In the 1960’s, Joy and Erving began collecting American Indian rugs, pottery, and jewelry from trading posts in the Four Corners area. Over time, they broadened their collection to include American paintings, works on paper, sculpture, and furniture. Joy’s passion was early American furniture from the 1700s. Highlights from the collection may be seen @wolf_family_art_collection on Instagram.

The couple donated numerous works of American art to the Metropolitan Museum of Art, where Joy was a founding member of the William Cullen Bryant Fellows, and the couple gave The Erving and Joyce Wolf Gallery in the museum’s American Wing. Joy and Erving also gave American artworks to the Denver Art Museum. Many American bronzes from their collection are on loan to the National Gallery in Washington, D.C.

Joy is survived by a son, Mathew; five grandchildren, Daisy, Henry, Benjamin, India, and Rachel; and daughters-in-law, Ann Wolf and Maya Lin. She is predeceased by her husband, Erving; daughter, Diane; and son, Daniel.

Details regarding a memorial service in the fall will be announced.

In lieu of flowers, the family has asked that donations be made to Prostate Action, Inc. prostateaction@yahoo.com.

Obituary: Mollie Favour

February 28, 1945 – April 2, 2022

Mollie Favour, 77, longtime resident of the Roaring Fork Valley, died of ovarian cancer on Saturday, April 2, 2022. She passed away peacefully in her home in Venice Beach, CA, in the arms of her loving husband of 44 years, Brad Miller.

Mollie was born on February 28, 1945 to John and Betty Favour in Prescott, AZ. She received her Bachelor of Science from the University of Arizona, then her Bachelor and Master of Fine Arts from the University of Oregon, where she met her husband, Brad. In 1980, Mollie and Brad left Eugene, Oregon to oversee the Anderson Ranch Arts Center ceramics program where they helped to develop and grow the organization. Mollie launched the children’s and painting programs and helped create the beautiful campus by establishing and maintaining Anderson Ranch’s gallery, garden and grounds.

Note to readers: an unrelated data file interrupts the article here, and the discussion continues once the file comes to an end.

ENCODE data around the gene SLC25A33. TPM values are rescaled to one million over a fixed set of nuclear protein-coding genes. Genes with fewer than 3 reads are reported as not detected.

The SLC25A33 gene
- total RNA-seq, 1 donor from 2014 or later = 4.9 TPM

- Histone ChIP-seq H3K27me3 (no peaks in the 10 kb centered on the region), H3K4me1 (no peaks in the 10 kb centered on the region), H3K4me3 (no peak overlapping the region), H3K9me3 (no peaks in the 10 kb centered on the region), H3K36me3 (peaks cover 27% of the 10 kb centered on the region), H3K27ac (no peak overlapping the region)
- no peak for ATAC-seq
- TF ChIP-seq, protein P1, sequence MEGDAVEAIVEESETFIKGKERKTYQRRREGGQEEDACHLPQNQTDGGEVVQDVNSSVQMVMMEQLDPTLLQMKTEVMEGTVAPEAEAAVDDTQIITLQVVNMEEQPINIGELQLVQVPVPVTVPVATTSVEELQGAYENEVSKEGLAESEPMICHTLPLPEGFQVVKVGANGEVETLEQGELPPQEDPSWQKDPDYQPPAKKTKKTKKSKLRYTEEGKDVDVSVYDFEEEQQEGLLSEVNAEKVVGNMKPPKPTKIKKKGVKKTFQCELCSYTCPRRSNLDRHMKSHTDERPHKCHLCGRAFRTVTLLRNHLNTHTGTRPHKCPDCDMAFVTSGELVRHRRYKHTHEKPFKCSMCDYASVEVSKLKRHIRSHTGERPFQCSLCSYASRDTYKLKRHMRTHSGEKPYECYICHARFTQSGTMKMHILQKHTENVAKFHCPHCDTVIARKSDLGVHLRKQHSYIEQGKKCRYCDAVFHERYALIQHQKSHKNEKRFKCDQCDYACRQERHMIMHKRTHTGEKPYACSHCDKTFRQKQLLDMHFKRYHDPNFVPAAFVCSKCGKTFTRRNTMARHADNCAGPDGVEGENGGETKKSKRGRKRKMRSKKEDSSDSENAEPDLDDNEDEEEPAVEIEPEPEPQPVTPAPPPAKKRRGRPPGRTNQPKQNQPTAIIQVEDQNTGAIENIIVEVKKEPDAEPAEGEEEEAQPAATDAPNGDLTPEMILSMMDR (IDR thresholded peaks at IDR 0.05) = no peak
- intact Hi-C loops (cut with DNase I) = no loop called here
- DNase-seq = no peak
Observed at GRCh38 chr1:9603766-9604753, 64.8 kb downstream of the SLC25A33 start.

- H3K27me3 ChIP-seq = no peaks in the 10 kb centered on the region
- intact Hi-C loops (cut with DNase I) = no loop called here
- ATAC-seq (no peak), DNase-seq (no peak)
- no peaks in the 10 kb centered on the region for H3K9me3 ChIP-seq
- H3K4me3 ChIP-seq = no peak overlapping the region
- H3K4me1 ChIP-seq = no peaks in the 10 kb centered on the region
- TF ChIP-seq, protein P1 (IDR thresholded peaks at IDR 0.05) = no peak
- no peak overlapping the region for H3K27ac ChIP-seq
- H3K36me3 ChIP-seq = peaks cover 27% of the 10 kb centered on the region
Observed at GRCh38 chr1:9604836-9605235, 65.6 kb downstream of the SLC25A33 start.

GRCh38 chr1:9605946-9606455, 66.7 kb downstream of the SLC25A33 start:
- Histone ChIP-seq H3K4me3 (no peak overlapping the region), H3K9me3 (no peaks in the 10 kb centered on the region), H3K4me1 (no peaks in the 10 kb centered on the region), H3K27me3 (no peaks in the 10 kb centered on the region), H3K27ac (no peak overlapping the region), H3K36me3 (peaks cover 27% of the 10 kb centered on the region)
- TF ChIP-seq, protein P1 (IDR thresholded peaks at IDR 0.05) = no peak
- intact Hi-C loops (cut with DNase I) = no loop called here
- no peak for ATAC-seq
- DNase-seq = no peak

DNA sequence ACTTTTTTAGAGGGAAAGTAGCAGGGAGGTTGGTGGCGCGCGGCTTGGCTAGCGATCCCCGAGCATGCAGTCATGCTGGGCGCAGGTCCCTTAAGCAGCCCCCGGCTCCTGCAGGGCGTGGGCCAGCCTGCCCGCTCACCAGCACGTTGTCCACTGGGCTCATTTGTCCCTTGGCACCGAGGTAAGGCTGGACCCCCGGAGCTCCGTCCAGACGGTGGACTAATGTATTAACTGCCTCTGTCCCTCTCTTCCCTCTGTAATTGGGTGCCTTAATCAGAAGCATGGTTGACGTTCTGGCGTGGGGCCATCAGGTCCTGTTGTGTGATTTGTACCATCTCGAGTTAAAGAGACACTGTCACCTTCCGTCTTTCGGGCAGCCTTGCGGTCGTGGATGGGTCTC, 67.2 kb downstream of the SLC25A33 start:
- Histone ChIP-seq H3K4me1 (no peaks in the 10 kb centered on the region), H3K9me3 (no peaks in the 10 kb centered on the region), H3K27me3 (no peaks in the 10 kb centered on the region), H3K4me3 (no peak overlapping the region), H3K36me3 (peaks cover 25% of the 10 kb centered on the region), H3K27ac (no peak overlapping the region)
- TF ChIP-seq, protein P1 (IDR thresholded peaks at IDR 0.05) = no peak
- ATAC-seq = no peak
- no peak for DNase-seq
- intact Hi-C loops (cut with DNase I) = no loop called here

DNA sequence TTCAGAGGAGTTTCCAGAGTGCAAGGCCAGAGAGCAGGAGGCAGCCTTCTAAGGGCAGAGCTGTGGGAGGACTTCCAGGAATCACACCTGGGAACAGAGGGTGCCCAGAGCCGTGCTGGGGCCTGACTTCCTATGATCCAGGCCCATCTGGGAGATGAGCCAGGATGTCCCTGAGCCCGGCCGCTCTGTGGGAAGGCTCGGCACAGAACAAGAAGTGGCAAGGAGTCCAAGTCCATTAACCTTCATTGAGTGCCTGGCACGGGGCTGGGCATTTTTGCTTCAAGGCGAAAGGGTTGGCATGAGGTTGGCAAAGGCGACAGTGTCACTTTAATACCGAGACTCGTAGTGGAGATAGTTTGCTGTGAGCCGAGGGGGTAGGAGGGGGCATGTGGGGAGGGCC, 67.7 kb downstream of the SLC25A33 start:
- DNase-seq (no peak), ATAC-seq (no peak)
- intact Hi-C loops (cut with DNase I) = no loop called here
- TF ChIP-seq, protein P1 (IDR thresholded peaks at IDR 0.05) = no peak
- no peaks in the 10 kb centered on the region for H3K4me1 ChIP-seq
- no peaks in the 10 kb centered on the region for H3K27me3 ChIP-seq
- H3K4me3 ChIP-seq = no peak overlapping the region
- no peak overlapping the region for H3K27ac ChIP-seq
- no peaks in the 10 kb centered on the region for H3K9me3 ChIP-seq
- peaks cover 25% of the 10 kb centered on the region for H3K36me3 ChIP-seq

In 1992, Mollie and Brad left the Ranch and focused on their art work in Woody Creek, pursuing their own careers while continuing to teach at and support Anderson Ranch. In 1999, they moved to Venice Beach where Mollie continued her passion in painting and ceramics, as well as Buddhism, yoga, gardening, sewing, and teaching art.

She died in her art studio surrounded by candles and flowers. The purple wisteria vine that she and Brad had planted together was peaking and in full bloom, creating a beautiful canopy surrounding the entrance to her studio. As her life was so beautifully lived, so was her death and final moments here on earth.

She is survived by her husband, Brad Miller, her three children, Eva Zimmerman, Jeff Zimmerman and Katrina Abrams and her five grandchildren Dylan and Grace Vega, Athena and Juliet Zimmerman, and Ezra Abrams.

A celebration of her life will be held at Anderson Ranch Arts Center, 5263 Owl Creek Road in Snowmass on Saturday, August 27, 2022 at 10:30 am. All are welcome.

Obituary: Richard Charles Anderson

November 6, 1937 – June 21, 2022

Richard Charles Anderson died peacefully on June 21, 2022. It was the summer solstice, a day of transition. Richard was 84 years old. He was preceded in death by his wife Shirley Mae Anderson.

Richard and Shirley came to Aspen in 1965. He was on the Aspen Ski Patrol for many years. He started a sign company called, The Abominable Sign Man. He created and produced almost all the signage for the Aspen Ski Company as well as numerous other ski resorts throughout Colorado. Richard was a gifted graphic artist and illustrator.

Born in Southern California, he graduated high school in Big Bear Lake, California. After serving time in the US Air Force, he became a competitive Dirt Bike racer, motorcycle guru and an expert in everything Porsche.

Richard always had a thirst for knowledge. He was an avid reader and loved history. Not many people won an argument with Richard as his intellect and passion on many subjects put one on notice for a tough battle.

Some may remember Richard as a guest on the local Con Games Radio Program and some “lively” discussions with host, Michael Conniff.

Richard left Aspen in 1989 for Sedona, Arizona where he spent many years helping Shirley while she struggled with Pulmonary disease. She passed away in 2000. Richard returned to his home in Old Snowmass, Colorado, where he resided till his passing.

Richard had many dear and close friends who he kept in touch on a regular basis. Some of them he had known since he was 6 years old. He was a true and dedicated friend and will be greatly missed by us all.

Obituary: Baxter Morgan Haynes, Jr.

April 5, 1943 – December 28, 2021

Due to Covid within the family, the Memorial Service for Baxter Morgan Haynes, Jr. previously scheduled for Saturday, July 30 is CANCELLED. The memorial service for Morgan is now rescheduled on Saturday, September 17, 2022, at St. Peter’s Episcopal Church, 200 Elk Run Drive, Basalt, CO, at 11:00am.